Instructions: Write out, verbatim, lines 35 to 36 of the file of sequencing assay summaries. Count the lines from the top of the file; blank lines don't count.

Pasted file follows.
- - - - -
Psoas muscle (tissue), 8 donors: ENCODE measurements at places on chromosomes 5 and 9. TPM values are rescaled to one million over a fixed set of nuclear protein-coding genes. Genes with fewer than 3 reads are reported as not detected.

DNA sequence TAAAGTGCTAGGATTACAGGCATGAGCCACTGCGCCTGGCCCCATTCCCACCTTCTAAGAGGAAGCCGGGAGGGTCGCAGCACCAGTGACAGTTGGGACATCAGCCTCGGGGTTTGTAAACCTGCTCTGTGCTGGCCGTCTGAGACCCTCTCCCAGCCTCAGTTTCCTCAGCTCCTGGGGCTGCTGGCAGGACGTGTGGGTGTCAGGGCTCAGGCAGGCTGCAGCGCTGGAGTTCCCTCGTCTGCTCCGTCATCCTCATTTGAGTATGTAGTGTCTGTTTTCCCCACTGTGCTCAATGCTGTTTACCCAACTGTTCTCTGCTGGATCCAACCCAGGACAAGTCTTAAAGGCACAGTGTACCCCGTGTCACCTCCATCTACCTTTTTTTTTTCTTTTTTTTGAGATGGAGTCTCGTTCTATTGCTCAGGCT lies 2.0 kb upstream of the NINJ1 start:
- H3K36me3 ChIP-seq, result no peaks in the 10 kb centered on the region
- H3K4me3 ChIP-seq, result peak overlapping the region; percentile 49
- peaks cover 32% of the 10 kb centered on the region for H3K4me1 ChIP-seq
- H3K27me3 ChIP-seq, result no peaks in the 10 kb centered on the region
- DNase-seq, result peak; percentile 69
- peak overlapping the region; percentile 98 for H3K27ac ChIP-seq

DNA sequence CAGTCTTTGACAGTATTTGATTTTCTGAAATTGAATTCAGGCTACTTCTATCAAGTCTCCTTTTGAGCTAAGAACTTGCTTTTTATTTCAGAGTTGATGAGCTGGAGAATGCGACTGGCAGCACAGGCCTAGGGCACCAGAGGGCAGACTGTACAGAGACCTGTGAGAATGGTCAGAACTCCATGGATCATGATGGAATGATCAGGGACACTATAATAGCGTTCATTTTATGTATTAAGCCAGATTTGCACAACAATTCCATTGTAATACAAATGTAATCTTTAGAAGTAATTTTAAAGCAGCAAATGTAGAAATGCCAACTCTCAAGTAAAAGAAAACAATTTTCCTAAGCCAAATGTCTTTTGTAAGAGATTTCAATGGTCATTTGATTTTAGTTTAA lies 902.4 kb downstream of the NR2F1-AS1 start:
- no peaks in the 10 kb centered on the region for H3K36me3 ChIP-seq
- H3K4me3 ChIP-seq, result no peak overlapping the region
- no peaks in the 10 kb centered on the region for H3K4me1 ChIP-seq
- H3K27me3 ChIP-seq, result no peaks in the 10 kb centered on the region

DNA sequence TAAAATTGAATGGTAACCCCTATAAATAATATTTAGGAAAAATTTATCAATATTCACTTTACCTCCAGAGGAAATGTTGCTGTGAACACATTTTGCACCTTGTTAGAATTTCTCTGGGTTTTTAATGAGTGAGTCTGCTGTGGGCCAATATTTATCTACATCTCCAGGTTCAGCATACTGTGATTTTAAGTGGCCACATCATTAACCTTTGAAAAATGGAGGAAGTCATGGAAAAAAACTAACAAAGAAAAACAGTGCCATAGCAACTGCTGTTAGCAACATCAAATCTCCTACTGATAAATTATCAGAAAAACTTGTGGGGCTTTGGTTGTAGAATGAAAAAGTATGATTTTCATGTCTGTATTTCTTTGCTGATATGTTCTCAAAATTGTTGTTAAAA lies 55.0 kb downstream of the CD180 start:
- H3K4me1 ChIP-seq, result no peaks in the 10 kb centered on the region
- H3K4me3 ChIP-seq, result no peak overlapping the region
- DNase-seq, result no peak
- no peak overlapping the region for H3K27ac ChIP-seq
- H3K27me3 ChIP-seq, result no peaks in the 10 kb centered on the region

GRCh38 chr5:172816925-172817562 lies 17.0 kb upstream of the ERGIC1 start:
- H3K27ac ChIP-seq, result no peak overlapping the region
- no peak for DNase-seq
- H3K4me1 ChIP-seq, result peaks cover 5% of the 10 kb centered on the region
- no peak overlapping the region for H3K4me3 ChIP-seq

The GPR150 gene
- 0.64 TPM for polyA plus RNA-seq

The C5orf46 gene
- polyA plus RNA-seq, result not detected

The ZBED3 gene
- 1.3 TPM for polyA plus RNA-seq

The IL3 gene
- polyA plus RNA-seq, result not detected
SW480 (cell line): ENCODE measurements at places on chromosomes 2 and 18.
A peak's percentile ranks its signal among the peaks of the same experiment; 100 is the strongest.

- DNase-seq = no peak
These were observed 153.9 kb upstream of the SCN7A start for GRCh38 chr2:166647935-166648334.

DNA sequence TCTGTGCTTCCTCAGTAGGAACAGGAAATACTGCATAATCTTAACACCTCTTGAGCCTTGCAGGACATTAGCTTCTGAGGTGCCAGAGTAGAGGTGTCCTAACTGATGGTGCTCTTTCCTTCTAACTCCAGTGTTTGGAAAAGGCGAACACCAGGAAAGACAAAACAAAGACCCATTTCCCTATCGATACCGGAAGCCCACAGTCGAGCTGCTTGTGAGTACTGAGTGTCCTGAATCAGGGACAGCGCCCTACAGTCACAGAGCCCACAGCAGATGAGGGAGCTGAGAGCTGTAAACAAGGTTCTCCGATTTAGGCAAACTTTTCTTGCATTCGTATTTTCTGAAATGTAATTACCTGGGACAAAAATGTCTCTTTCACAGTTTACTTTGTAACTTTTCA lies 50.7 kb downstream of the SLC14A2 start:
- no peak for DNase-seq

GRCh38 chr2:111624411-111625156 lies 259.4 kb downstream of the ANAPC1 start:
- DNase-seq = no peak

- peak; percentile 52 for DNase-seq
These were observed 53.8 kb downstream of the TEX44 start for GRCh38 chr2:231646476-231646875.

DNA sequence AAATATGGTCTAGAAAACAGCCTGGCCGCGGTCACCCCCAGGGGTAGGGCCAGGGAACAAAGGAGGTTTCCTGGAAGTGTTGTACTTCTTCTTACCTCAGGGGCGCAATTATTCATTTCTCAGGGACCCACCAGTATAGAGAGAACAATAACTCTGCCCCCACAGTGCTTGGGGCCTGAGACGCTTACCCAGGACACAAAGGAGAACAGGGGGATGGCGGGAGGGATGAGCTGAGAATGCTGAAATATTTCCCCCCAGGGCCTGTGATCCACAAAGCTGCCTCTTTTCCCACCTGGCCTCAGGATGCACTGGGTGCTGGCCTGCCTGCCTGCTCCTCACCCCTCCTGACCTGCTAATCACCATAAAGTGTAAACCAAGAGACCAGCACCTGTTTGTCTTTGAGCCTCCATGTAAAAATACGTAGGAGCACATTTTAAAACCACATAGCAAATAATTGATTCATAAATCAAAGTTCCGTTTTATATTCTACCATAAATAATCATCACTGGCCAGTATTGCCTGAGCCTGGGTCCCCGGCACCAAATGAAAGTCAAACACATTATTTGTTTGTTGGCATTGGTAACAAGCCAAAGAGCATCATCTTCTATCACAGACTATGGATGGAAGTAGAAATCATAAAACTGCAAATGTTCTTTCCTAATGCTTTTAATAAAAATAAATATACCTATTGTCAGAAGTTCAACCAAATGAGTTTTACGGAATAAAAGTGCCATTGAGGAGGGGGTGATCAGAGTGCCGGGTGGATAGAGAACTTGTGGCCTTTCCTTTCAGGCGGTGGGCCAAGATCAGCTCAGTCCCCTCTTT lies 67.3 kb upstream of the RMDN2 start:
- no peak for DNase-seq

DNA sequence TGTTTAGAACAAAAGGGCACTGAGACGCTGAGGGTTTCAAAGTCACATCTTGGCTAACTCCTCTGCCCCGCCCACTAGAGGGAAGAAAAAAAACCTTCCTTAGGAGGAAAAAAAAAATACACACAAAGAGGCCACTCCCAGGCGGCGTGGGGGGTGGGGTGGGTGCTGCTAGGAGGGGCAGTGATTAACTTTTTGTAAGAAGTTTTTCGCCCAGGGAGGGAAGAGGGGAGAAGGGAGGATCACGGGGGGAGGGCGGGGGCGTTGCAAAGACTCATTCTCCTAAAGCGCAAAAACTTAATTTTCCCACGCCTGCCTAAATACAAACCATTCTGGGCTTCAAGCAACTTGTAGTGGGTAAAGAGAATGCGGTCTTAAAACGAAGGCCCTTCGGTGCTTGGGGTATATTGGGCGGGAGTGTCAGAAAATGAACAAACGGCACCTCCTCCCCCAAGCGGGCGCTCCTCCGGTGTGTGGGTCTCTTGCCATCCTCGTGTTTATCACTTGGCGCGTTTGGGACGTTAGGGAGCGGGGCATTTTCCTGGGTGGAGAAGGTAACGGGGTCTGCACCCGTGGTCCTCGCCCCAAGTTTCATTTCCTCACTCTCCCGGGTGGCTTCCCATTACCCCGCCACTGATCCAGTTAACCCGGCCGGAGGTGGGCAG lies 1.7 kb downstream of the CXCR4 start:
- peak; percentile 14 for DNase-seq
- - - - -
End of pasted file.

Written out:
- DNase-seq = no peak
These were observed 153.9 kb upstream of the SCN7A start for GRCh38 chr2:166647935-166648334.